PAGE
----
Beer and Trains

I’m writing this piece whilst sitting in the Parcel Yard, the excellent Fuller’s pub at Kings Cross station in London. You may recall that Kings Cross station, and the area around it, used to be draughty, dark, dodgy and there was literally nowhere to go to sit down and have a decent beer whilst you waited for a train. Today, the area is transformed and The Parcel Yard is my second office, it’s an absolute must to get to the station an hour early so I can sit and have a beer or two in the swanky refurbished old parcel offices.

This got me thinking about the intrinsic link between beer and trains. My first beer boss, the legendary Bob Hunter, was a train fanatic – specifically steam trains. His idea of heaven was to stand on the plate of an engine with a pint of real ale in his hand. One of the most popular Ale Trails in the UK is the Transpennine Ale Trail, with an excellent pub at, or near, every station from Batley across to  Stalybridge (avoid Saturdays, it’s stag and hen hell). My most re-tweeted Tweet EVER was a picture of me on the platform at Oakworth station standing next to a steam train with a glass of ale in hand.

So for this blog I thought I would say, enjoy a sherbert or two before taking the train but bear in mind some top tips

1.    If you’ve had a couple of cheeky ones and a snooze on the train sounds like a good idea make sure you have a fail safe system of waking up when you reach your station: an alarm clock, a sober friend or a fellow passenger (dedicated to my friends Jon and Pete who woke up at Peterborough station at midnight and had to spend the night sleeping in a bread cage)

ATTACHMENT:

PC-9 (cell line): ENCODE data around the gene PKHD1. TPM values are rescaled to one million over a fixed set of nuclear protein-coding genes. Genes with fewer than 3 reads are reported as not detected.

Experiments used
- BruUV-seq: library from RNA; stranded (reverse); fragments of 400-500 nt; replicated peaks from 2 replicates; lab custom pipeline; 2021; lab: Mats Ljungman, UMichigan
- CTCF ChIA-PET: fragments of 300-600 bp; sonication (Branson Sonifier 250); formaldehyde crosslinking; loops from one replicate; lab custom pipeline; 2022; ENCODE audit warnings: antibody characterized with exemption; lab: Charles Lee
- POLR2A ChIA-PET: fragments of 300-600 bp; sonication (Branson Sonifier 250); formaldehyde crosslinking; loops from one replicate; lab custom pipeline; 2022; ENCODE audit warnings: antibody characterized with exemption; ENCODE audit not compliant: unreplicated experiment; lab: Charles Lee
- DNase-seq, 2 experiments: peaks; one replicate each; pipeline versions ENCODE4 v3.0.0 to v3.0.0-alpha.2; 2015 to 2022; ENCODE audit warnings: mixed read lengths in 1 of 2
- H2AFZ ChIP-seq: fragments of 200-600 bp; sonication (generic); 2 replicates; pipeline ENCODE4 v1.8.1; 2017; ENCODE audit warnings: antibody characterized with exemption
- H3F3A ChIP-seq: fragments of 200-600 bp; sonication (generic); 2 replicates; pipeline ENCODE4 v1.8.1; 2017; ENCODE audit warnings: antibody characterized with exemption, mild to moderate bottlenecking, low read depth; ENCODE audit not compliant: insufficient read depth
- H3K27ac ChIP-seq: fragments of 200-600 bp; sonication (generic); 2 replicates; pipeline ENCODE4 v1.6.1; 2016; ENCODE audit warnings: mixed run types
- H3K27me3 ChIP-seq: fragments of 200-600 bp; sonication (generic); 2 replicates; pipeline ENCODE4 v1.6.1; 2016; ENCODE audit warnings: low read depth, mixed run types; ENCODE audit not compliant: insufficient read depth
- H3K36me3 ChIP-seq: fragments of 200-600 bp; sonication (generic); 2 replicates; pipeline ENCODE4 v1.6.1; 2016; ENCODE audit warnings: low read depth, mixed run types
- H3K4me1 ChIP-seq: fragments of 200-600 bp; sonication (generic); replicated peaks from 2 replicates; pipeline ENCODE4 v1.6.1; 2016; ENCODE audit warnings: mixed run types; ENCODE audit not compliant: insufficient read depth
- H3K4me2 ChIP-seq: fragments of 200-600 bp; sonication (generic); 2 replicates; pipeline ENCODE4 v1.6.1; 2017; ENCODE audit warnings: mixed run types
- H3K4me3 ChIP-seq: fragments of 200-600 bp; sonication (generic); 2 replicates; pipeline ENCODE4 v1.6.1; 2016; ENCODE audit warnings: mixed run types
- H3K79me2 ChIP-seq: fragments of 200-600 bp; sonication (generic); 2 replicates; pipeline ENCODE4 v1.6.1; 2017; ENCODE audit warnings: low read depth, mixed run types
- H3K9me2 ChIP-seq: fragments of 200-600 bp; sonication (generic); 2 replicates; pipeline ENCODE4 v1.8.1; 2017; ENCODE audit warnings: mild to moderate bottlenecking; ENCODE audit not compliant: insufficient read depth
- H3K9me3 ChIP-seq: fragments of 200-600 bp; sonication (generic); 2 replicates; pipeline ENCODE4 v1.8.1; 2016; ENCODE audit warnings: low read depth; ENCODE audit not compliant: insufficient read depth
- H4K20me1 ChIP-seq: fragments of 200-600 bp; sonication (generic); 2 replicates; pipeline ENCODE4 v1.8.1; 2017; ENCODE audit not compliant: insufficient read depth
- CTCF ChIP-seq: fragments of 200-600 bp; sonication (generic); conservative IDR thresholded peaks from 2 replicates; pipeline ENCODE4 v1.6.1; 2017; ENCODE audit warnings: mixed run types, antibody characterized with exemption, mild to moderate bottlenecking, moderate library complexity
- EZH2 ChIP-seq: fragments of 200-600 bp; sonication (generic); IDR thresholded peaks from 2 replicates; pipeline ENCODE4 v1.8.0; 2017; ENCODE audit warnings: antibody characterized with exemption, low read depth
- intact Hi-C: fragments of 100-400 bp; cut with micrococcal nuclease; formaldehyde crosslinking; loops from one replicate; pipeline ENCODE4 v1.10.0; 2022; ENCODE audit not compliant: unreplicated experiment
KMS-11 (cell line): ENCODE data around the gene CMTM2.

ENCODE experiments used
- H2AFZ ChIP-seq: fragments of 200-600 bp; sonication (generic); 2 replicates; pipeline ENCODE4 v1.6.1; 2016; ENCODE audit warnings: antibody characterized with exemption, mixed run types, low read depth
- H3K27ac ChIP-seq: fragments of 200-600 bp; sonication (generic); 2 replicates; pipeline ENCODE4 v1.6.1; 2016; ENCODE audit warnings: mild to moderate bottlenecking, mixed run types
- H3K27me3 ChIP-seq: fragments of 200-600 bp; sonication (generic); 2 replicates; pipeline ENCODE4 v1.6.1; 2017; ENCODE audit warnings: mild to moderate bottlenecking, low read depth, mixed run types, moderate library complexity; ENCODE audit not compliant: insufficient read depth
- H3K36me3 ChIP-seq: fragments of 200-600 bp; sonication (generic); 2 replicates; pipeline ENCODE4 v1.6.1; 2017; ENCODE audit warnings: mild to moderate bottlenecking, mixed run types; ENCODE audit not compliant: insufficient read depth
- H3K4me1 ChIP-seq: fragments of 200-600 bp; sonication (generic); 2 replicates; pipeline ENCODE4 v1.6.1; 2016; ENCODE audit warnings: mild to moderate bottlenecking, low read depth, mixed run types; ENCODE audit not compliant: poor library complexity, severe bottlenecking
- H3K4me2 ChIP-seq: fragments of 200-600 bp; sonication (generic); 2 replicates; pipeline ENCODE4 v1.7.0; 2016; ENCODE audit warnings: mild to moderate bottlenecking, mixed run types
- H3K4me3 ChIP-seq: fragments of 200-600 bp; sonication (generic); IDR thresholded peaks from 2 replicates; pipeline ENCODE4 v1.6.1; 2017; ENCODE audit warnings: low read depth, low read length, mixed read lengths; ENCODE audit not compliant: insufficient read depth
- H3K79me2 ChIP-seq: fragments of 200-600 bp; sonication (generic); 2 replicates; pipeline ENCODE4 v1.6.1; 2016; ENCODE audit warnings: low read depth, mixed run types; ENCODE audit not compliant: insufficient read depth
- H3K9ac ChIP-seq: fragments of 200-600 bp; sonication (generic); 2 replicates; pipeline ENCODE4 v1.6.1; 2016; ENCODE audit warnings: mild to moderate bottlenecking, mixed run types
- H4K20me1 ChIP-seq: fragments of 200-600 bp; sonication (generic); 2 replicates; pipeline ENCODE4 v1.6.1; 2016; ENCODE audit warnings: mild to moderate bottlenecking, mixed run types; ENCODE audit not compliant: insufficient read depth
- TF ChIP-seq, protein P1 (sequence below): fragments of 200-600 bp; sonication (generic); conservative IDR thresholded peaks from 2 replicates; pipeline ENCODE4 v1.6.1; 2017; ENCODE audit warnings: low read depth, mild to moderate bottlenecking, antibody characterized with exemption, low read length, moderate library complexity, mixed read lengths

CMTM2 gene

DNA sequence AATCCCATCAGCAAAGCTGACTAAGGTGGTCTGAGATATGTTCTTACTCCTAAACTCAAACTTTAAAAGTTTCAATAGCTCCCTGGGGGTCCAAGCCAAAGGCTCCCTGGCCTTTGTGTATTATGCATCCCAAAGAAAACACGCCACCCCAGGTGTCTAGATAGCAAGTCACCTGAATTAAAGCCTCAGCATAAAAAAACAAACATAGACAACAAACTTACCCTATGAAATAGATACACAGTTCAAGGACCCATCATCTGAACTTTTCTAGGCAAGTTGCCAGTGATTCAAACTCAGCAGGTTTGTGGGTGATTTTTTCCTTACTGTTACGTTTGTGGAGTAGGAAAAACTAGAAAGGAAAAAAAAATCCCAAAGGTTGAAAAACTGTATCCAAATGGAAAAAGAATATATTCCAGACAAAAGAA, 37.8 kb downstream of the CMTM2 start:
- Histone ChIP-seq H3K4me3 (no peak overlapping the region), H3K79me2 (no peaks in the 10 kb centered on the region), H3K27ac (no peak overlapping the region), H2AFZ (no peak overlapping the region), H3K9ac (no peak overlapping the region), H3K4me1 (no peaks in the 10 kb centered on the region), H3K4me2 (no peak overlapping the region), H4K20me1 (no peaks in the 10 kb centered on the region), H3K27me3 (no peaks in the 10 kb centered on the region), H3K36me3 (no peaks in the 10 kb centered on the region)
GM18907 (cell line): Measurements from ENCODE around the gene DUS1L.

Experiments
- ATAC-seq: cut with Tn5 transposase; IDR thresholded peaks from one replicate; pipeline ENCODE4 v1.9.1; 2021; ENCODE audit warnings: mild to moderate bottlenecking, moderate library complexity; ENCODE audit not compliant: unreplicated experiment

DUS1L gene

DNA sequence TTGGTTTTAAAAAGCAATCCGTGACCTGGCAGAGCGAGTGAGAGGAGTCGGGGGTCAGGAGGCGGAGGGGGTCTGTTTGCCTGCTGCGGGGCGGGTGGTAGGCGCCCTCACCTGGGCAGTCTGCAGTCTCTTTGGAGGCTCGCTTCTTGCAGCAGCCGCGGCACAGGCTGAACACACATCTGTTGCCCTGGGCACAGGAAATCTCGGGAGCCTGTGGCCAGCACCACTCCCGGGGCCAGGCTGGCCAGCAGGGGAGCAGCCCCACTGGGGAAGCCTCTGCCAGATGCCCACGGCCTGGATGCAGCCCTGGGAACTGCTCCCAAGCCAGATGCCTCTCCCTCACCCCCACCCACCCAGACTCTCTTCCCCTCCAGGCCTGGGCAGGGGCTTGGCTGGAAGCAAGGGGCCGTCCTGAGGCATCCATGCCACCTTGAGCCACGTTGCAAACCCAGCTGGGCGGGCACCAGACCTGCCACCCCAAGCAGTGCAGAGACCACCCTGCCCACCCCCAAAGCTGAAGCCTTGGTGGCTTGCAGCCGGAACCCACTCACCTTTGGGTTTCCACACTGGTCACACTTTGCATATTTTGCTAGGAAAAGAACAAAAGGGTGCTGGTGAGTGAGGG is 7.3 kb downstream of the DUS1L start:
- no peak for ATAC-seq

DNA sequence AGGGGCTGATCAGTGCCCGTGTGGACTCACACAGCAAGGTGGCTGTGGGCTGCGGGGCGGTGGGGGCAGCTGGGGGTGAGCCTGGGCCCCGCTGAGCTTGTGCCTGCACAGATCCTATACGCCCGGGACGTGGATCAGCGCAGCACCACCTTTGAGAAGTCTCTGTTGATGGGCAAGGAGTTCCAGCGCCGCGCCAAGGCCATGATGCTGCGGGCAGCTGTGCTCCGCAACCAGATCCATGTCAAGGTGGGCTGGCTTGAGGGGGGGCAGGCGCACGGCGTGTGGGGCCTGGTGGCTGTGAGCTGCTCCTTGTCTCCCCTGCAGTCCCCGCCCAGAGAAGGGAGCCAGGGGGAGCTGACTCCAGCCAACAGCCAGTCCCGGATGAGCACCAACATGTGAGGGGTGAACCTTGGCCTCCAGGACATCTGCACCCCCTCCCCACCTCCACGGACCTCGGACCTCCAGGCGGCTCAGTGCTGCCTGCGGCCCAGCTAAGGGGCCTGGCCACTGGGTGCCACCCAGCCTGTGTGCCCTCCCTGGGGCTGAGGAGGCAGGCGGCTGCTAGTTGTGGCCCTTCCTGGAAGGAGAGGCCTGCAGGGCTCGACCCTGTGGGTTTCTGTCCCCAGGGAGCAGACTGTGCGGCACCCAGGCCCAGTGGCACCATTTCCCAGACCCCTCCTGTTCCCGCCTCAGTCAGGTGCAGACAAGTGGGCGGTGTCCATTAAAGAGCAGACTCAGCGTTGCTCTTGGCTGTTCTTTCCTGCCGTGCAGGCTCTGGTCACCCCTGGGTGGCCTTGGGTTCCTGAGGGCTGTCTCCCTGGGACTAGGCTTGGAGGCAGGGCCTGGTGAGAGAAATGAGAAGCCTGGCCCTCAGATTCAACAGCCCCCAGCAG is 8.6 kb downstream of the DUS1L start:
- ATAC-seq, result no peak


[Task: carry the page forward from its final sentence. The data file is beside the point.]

2.    If travelling on rural lines, check if it’s a ‘request to stop’ train. Yes, these do still exist in the some areas of the South West, Scotland and Suffolk. I didn’t know this and a few weeks ago after sampling the delights of Ipswich I needed to travel on to the tiny town of Beccles. Groggily I saw the station sign for Beccles slowly go past the window at which point I panicked, stood up and yelled ‘STOP!’ Actually I didn’t shout stop, it was another word beginning with ‘S’, but luckily I had a friendly driver who pulled back into the station to let me off

3.    Make sure all items of clothing are firmly secured. After an afternoon ‘testing’ a few beers in a London pub, I jumped off the Tube at Victoria in rush hour only to lose a shoe. As I bent down to pick it up the buttons on my dress popped open. I thought I’d got away with it until some joker yelled from the carriage “Oi, luv, we can see your bra”. At which point hundreds – yes hundreds - of commuters turned to look at this dishevelled, slightly refreshed woman clutching one shoe on the platform. Oh, the shame

4.    Be prepared for fellow passengers being massively indiscreet – albeit unbeknown to them. The following is a true story and I’m still cringing as I write it. I sat behind a group of four blokes on the Transpennine Express from Dewsbury to Manchester last month. Clearly all beer fans, all a few sheets to the wind, and off for a night out, they had a copy of a local CAMRA magazine (which I submit features to) with them. One said to the others, “This Annabel Smith bird. I know ‘er, she lives in Horbury”. I congratulated myself on having a fan and prepared to introduce myself, until I heard “Never read her page though, it’s a load of rubbish”
Trains and Ale eh? They go hand in hand. 
 

Beer and Trains

Annabel Smith drinking beer​​​​​​​

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